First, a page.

Our memories of working abroad defined certain places as Eastern Europe–using the old “Cold War” dividing line of Russian influence.
Traveling in October of this year in the countries of Poland, Hungary and the Czech Republic, we learned that most citizens prefer to be identified as living in Middle Europe. They are tired of being affiliated with a term that they feel is outdated and which identifies them as being repressed under authoritarian regimes.
We also found that people in those countries didn’t want to speak Russian with us, as it was a reminder of the same period. Knowing Russian was still sometimes helpful, as Slavic languages share many similarities.
We could often read signs or understand words in Czech or Polish. It was difficult to get along in Budapest, however, as Hungarian belongs to the Finno-Ugric group of languages and looks and sounds really weird.
We usually travel to third-world or at least more far-flung countries, where we can purchase exotic handicrafts to sell in our store. We knew that Middle European countries also had interesting handicrafts, and we were attracted by the possibility of train travel between the different cities on our itinerary. Also, it was sort of Europe, without being so expensive.
Traveling by train was a mixed blessing, however. While it is relatively cheap, and the rail cars are clean…and some even have power plugs for our smart phones…there are problems. First, we had to go to the main train stations to buy our tickets; there, no one spoke good English, and once we had to wait more than an hour while the computers were down. Second, it was confusing to find out what track you should be on, and there were often changes of trains required before your destination. Finally, the trips were always longer than advertised.
Even though the train cars were modern, we suffered from the poor state of the infrastructure and the fact that the tracks seem always to be under repair. One time we stopped 45 minutes without anyone telling us why. The final straw was when the train from Warsaw to Budapest took 11 1/2 hours, and there was no notification about when to depart the train.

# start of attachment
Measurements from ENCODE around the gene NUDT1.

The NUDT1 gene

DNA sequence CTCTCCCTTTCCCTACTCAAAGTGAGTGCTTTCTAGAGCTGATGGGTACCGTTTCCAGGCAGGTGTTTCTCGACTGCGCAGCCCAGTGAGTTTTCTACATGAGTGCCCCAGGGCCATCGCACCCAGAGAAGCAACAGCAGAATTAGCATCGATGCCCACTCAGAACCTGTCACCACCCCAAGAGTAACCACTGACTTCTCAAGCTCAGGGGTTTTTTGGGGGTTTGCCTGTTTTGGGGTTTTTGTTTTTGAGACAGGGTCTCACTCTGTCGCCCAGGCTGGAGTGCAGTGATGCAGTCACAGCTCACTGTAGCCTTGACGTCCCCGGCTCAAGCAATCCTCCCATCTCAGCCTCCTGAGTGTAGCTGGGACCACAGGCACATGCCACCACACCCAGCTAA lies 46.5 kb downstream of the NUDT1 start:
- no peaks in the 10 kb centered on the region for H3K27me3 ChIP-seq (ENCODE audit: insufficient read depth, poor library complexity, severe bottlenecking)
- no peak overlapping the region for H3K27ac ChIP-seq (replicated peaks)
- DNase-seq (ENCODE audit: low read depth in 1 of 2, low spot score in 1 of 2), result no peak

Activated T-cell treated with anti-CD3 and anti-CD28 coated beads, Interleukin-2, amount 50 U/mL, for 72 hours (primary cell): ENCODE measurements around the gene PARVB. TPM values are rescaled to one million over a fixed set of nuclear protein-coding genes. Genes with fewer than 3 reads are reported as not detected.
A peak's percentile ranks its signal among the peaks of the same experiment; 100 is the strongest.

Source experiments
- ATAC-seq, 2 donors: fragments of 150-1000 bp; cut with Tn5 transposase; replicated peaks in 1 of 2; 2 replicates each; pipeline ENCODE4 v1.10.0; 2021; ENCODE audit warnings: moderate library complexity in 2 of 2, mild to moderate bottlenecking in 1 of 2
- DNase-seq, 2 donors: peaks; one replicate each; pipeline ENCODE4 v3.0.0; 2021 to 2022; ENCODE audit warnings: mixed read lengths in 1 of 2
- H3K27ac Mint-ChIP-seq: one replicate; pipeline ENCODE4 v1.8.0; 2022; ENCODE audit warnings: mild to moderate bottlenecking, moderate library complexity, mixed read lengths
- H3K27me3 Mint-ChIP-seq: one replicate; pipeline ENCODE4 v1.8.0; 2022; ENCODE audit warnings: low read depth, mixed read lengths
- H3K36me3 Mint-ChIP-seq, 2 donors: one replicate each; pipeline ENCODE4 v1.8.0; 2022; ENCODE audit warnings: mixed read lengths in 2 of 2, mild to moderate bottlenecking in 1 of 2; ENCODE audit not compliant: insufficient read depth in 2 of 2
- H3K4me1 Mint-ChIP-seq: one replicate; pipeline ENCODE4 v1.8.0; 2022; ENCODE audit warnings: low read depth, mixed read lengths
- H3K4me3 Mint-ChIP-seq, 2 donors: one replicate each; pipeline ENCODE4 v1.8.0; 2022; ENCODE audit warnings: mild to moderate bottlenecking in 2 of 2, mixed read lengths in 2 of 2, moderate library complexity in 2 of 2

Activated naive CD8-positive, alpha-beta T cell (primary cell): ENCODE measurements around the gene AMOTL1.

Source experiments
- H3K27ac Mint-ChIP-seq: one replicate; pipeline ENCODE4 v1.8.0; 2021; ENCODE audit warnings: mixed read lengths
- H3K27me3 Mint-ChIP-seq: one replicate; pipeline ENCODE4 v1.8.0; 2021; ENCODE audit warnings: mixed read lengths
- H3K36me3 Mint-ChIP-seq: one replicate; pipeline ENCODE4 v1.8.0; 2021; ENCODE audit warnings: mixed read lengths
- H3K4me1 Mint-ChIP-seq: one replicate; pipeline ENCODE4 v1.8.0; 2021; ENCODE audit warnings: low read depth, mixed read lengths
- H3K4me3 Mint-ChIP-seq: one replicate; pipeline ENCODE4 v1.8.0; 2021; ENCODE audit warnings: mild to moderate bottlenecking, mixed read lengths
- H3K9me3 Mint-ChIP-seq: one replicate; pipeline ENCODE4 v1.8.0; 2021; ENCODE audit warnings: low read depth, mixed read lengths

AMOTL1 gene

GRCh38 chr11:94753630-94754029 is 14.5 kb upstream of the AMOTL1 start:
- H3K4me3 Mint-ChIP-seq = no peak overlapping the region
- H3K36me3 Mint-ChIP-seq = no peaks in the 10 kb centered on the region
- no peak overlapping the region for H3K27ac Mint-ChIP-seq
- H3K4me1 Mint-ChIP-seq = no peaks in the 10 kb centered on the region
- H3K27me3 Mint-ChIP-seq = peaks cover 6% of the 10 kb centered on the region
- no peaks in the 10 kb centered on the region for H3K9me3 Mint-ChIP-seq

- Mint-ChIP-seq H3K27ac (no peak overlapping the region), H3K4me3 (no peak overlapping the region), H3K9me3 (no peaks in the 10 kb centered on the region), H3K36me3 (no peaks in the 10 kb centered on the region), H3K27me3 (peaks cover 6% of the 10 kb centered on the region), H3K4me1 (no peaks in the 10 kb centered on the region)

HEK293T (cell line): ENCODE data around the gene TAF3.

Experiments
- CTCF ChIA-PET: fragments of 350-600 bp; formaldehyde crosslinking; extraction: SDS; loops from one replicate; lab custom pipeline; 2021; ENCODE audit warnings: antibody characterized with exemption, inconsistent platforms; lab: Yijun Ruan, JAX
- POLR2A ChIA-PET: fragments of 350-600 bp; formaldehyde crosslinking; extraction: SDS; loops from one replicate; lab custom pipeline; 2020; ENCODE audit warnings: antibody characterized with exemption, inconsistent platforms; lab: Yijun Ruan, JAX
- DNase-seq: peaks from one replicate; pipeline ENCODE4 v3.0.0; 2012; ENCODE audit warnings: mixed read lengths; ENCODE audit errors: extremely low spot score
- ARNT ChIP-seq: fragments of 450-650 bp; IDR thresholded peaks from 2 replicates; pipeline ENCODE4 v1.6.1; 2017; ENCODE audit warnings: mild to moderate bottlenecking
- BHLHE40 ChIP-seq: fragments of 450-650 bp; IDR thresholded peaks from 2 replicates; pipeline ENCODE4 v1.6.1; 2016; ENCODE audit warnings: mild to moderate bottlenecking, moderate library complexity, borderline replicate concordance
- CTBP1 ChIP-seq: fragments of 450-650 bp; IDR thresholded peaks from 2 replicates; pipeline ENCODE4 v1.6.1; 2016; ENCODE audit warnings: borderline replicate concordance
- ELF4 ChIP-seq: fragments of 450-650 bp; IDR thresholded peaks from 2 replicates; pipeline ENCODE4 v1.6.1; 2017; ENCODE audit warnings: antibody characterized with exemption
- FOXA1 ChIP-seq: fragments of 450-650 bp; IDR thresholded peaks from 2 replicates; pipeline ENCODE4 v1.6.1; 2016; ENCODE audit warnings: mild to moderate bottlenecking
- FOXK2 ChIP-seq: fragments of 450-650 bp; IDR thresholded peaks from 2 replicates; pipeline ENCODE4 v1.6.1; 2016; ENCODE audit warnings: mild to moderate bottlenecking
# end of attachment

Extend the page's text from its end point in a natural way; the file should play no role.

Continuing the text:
We just flew the final leg of our journey, from Budapest back to Prague. It was convenient and easy.
One big surprise was that in the EU no one asked to see our passports, until the time we took our flight back to the U.S. When a train attendant came through, he was only interested in looking at our tickets.
Because of the wide geographical spread between the countries, there were noticeable differences in personalities. It is said, for example, that Czechs are generally non-confrontational, while Poles might be more straightforward with their opinions. It’s taboo in Poland to shake hands at the doorway, but OK for the other countries. The Hungarians seemed more reserved in their manners than people in Prague.
All of the cities we visited, coming off a terrible 20th century, have blossomed into huge tourist magnets in the 21st. Even in October, we shared the streets and shops with many tourists, although apparently few Americans.
Fred likes to buy T-shirts in the local language, but that took some effort. The city centers were full of shirts saying “I (heart) Poland” or “Hard Rock Cafe Budapest”…all in English. We finally found our way to real local shopping areas and markets. We would know we were successful when we saw T-shirts for sale with slogans in Czech, Polish or Hungarian!